…UN report calls for wise investment to rescue SDGs

YK Poudel

Bhutan is on track in its implementation and investment in achieving the Sustainable Development Goals (SDGs) by 2030. More than 40 percent of the target has been achieved—in contrast to only 15 percent globally.

The year 2024 marks the mid-point for achieving the 2030 Agenda for Sustainable Development with only six-years left to work on it.

The world is severely off track to achieve the SDGs by 2030, with the world economy lacking dynamism and grappling with an array of risks and challenges.

According to a recent UN Development Programme (UNDP), Bhutan is leading in Goal 13, Climate Action. “The health and education indicators are also on a good track so far. However, the challenge persists in Zero Poverty—the issues of poverty, inequality, income gaps, and vulnerable population has posed hindrance in the progress,” the report stated.

Bhutan’s SDG index ranks 61 of the 166 countries.

Bhutan is vulnerable to natural disasters and the impact of climate change, investment in climate adaptation and mitigation can reduce risks and improve the resilience of people and the natural environment.

Even if Bhutan is on track towards Climate Action, the nation requires USD 0.385 billion for adaptation and USD 0.6 billion for mitigation initiatives in the short-term and an additional USD 6,484.8 million for long-term strategy, as per Nationally Determined Contributions (NCDs) of Bhutan.

The rising geopolitical tensions, climate disasters and a global cost-of-living crisis have hit billions of people, progress on healthcare, education, and other development targets.

Administrator of the UNDP, Achim Steiner, said that inadequate financing is one of the main impediments holding back progress of the SDGs.

“To make meaningful progress on the SDGs, including on climate mitigation and adaptation, it is estimated that emerging markets and developing economies will need to increase annual spending by at least USD 3 trillion by 2030,” he said. “Six years left until we have ‘spent’ the remaining 1.5°C degree budget.”



Globally, around half of the 140 SDG targets for which sufficient data is available deviate from the required path.

Bhutan experienced over 32 extreme weather events between 2016 and 2022, including flash floods, landslides, snowfall, and pre-and post-monsoon disturbances claiming lives and destroying crops and properties.

The country has  567 glaciers covering 55.04Km square—of which, 17 are potentially dangerous. Moreover, Bhutan is losing billion litres of glacial water annually.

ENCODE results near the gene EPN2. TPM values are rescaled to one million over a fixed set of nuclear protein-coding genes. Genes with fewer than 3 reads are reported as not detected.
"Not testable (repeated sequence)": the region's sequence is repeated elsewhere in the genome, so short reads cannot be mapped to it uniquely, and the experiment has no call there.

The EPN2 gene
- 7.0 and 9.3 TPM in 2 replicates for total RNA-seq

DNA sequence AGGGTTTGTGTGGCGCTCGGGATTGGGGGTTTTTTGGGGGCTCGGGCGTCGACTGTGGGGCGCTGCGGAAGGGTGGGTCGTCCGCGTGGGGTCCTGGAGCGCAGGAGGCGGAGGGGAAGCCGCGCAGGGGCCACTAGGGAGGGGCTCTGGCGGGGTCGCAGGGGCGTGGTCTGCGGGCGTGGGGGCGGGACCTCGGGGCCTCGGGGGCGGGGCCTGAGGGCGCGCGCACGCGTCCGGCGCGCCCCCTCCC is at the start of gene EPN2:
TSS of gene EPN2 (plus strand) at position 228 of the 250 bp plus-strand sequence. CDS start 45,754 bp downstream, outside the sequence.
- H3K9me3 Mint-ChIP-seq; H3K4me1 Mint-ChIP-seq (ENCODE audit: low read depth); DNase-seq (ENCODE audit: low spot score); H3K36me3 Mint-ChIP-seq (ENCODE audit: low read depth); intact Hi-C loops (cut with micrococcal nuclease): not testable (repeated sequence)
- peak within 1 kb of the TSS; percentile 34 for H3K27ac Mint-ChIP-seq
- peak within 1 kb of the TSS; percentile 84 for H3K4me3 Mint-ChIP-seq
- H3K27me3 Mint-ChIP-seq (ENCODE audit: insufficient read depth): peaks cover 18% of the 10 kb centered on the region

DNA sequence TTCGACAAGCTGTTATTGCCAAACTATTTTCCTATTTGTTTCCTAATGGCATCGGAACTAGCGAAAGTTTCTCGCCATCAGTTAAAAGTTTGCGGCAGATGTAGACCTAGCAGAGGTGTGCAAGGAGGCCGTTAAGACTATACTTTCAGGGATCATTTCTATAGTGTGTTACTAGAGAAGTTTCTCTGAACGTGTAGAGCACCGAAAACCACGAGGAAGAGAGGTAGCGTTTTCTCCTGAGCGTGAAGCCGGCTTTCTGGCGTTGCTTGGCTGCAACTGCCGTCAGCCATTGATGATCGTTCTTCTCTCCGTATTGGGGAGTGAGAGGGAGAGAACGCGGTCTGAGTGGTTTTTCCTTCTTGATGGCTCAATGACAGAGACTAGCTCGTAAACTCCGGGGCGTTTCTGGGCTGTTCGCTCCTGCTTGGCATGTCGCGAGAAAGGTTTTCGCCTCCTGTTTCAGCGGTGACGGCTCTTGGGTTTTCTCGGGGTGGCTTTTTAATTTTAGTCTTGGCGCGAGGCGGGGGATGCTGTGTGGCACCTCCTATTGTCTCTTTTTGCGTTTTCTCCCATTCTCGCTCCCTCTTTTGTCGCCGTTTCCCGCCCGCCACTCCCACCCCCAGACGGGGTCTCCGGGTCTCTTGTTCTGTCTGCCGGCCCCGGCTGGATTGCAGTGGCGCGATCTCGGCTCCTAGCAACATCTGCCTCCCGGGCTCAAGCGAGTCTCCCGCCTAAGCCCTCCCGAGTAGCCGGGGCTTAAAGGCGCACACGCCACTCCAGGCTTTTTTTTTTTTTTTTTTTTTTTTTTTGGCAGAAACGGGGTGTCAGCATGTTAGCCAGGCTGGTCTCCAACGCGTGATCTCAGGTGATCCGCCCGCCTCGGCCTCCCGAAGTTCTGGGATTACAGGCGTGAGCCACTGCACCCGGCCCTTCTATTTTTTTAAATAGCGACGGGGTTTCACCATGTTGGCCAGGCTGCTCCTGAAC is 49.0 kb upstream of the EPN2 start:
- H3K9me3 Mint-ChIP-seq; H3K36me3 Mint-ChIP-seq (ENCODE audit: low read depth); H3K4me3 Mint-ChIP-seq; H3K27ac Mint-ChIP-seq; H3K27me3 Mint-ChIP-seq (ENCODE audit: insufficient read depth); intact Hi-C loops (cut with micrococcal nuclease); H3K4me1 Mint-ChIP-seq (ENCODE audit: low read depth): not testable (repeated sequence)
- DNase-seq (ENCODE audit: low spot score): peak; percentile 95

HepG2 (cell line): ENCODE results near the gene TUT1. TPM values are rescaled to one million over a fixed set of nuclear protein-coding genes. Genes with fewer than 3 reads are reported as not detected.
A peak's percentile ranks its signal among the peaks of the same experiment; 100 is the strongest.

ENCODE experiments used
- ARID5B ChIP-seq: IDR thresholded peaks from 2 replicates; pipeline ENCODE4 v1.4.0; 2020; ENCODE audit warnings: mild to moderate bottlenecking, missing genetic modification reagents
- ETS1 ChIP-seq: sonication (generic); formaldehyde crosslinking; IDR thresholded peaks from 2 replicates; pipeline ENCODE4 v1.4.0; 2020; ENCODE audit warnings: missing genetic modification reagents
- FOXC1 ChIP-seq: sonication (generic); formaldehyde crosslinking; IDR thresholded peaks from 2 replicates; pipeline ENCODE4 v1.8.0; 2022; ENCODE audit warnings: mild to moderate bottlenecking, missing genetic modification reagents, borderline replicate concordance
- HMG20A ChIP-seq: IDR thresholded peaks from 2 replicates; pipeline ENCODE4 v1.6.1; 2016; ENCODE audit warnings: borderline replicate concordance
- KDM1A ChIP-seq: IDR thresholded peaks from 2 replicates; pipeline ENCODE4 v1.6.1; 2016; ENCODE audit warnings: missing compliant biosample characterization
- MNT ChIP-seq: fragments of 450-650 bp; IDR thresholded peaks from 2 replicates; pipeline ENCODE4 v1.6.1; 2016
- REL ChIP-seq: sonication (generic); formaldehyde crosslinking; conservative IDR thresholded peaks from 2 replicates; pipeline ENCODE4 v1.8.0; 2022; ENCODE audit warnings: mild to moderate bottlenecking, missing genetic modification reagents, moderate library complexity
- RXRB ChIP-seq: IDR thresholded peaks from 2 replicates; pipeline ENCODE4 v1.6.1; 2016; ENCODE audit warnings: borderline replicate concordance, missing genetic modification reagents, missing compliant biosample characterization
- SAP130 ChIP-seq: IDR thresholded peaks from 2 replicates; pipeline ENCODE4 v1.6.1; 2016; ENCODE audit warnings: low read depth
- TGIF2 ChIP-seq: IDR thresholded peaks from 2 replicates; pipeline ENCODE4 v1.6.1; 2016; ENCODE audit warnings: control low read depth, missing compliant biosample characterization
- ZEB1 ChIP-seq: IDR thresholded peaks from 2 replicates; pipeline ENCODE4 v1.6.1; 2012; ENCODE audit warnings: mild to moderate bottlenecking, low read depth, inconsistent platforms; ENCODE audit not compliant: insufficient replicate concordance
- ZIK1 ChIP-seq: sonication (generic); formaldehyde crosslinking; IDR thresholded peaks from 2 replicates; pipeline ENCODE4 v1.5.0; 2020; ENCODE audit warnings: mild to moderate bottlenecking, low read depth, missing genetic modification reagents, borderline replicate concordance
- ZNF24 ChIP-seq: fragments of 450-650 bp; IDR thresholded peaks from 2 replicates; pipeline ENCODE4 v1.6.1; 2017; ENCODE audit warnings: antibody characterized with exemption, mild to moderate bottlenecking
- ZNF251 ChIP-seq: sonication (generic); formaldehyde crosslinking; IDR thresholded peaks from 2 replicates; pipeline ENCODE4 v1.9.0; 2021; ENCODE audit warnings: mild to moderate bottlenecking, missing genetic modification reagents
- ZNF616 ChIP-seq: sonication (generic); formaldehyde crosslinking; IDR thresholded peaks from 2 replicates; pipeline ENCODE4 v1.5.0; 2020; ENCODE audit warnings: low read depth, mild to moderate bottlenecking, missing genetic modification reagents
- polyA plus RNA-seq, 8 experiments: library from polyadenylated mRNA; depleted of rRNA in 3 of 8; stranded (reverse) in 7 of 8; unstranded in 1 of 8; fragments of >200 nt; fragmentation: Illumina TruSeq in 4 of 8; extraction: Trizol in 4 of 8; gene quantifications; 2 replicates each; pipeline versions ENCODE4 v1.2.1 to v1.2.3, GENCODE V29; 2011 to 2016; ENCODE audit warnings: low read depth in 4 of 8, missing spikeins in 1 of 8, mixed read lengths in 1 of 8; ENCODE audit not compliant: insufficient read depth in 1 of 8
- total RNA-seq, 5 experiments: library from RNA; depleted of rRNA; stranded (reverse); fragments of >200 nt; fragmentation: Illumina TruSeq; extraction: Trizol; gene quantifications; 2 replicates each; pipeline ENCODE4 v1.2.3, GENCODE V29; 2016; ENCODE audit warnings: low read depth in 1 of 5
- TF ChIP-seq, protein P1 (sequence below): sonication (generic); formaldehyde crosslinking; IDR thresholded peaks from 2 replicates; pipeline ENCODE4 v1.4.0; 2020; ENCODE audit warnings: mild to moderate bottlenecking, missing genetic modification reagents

Bhutan along with many other countries are faced with tight fiscal constraints and high risks of debt distress, with the median debt burden rising from 3.1 percent of revenue in 2010 to 12 percent in 2023—the highest level since 2000.

Progress is woefully insufficient on SDG 13, climate action. While climate finance has grown over time, the commitment of USD 100 billion climate finance annually as agreed during the fifteenth Conference of Parties (COP15) and confirmed at COP21 is yet to be met.

While global climate data is available, inadequate data on a national level obstructs decision-making. Bhutan does not have year-on-year data for comparison, relevant policy interventions and investments—affecting the SDG financing.


SDG Financing

The Asian Development Bank (ADB) projected 4.4 percent growth this year and 7 percent next year for Bhutan allowing a better approach in SDG financing.

Fiscal systems and regulatory policies matter for climate action to subsidize emissions of change-inducing pollutants or incentivize climate change mitigation and adaptation.

A UN report launched recently titled, “The 2024 Financing for SDG report: Financing for Development at a Crossroads (FSDR 2024)” calls for urgent actions needed to mobilise financing to close the development financing gap.

“An annual estimate of USD 4.2 trillion annually, up from USD 2.5 trillion pre-pandemic,” the report stated.

While emissions reduction targets under the Paris Agreement as of 2023 would lead to an 11 percent decrease in GHG emissions, substantial financing—trillions of dollars annually until 2050 is required to achieve this goal.



The UN Summit of the Future and International Conference on Financing for Development planned between June 30 and July 3 next year is a crucial opportunity to change course. The summit where Bhutan, as one of the low middle-income countries will participate will discuss on closing credibility gaps and rebuild trust in multilateralism; finance and investment gaps, and formulate new development pathways.

Supporting SDG financing across the world, a report titled ‘A governance framework for climate-relevant public investment management 2024,’ launched recently stated that policymakers  need to consider how to determine actions based on risk levels and decision dynamics.

In Asia-Pacific region, ADB estimates the region needs to invest about USD 26.2 trillion between 2016 and 2030 if countries are to restore economic growth momentum to pre-covid levels, eliminate poverty, and invest in climate-resilient infrastructures.

In 2022, the ADB mobilized USD 7.1 billion to climate finance, including USD 4.3 billion in climate change mitigation finance and USD 2.8 billion for climate change adaptation.

Asia and the Pacific regions are facing more frequent and wide-ranging climate-related challenges than most other regions. “For instance, over 40 percent of global climate-related disasters have occurred in the region since the start of the 21st century, affecting nearly 3.6 billion people and causing almost 0.9 million deaths.”